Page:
Our Gemara teaches that a person who does not want his nedarim to take effect throughout the year should stand on Rosh HaShana and declare “all vows that I take this year should be null and void.”
The Rosh explains that there is nothing special about Rosh HaShana in this regard; this declaration can be made any day of the year. The Gemara mentions Rosh HaShana simply as a specific day on which this could be done with intent for the upcoming year. Many argue that this Gemara is the source for the tradition of saying the Kol Nidrei prayer – in which we request that all of our vows be annulled – at the beginning of Yom Kippur. The fact that we say it on Yom Kippur rather than Rosh HaShana is not of great significance, given that we have already established that Rosh HaShana was suggested by the Gemara simply as an example. Therefore, Yom Kippur, when all Jews traditionally come to the synagogue, is the most appropriate day to recite this publicly. Furthermore, a day set aside for atonement and forgiveness would seem to be a good day for such a prayer, particularly in light of the fact that Yom Kippur is referred to by the prophet Yehezkel as Rosh HaShana (see Yehezkel 40:1).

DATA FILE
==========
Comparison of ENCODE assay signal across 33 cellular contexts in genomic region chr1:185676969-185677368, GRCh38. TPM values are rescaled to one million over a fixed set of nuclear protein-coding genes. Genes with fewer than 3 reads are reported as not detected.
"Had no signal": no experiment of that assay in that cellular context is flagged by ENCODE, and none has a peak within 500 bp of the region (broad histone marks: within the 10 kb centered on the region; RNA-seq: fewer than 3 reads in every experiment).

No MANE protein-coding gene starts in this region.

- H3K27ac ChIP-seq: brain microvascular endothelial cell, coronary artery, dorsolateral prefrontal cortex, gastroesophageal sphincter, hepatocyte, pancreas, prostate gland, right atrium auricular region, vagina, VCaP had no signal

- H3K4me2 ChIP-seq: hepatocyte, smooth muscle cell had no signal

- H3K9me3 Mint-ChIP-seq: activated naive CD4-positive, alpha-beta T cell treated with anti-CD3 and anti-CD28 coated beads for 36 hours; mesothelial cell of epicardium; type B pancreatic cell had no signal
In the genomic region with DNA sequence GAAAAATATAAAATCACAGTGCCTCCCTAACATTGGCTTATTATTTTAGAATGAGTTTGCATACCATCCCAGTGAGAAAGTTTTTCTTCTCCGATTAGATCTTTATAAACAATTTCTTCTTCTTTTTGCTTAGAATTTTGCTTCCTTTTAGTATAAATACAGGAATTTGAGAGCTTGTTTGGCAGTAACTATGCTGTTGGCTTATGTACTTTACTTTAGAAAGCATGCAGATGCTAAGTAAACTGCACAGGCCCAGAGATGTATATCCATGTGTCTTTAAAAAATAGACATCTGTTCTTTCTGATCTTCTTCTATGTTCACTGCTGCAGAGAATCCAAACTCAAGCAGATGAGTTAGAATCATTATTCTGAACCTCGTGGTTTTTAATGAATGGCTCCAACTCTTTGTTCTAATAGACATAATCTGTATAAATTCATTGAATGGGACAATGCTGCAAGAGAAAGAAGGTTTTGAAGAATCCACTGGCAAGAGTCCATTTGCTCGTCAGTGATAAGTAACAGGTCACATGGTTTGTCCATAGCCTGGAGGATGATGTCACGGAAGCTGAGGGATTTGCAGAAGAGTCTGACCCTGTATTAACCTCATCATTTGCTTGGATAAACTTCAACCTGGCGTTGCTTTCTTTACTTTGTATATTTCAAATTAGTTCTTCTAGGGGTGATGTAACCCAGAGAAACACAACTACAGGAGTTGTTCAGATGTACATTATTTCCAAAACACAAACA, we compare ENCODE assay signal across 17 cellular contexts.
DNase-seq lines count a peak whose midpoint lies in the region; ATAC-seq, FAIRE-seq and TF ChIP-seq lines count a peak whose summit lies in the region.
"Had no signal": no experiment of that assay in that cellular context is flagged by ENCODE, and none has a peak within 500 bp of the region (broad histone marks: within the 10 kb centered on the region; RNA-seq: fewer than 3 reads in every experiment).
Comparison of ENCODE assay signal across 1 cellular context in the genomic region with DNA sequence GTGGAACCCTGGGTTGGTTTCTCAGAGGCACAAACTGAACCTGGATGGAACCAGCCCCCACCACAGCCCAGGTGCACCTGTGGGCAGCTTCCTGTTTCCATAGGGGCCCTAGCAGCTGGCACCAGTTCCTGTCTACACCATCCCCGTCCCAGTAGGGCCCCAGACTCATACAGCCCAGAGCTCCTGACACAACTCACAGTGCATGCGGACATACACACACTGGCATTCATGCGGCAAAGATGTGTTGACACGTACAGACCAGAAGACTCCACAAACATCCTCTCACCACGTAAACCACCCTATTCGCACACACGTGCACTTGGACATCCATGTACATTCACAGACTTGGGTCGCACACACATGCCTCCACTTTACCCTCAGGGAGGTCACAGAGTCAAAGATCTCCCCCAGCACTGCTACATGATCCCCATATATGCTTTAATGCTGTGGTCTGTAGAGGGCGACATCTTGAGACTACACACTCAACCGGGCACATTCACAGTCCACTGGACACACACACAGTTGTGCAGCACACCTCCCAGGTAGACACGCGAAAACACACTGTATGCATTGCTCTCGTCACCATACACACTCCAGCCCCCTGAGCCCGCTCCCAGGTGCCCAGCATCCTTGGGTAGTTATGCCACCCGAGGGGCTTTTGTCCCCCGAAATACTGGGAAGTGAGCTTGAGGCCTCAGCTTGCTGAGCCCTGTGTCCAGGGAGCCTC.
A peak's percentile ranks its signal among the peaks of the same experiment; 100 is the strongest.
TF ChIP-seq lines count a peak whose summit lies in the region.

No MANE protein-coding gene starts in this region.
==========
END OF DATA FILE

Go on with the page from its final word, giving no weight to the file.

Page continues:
The efficacy of this tradition is discussed by the various commentaries. The Ge’onim generally reject the idea of a blanket hatarat nedarim (annulment of vows) and did not practice this in their communities. Rav Hai Ga’on suggests that rather than a request for annulment, the congregation should recite the prayer as a request for forgiveness for all those who transgressed vows they had taken. Nevertheless, many follow the position of Rabbeinu Tam, who accepts the ruling of the Gemara as stated and permits a person to make a condition that all vows made during the upcoming year should be declared void. The declaration is made in a public forum in order to make the matter known to all.